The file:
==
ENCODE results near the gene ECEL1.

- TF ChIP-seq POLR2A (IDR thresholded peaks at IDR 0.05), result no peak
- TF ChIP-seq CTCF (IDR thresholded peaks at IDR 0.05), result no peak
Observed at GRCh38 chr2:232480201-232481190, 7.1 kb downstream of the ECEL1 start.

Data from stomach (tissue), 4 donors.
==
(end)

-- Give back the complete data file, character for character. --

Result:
ENCODE results near the gene ECEL1.

- TF ChIP-seq POLR2A (IDR thresholded peaks at IDR 0.05), result no peak
- TF ChIP-seq CTCF (IDR thresholded peaks at IDR 0.05), result no peak
Observed at GRCh38 chr2:232480201-232481190, 7.1 kb downstream of the ECEL1 start.

Data from stomach (tissue), 4 donors.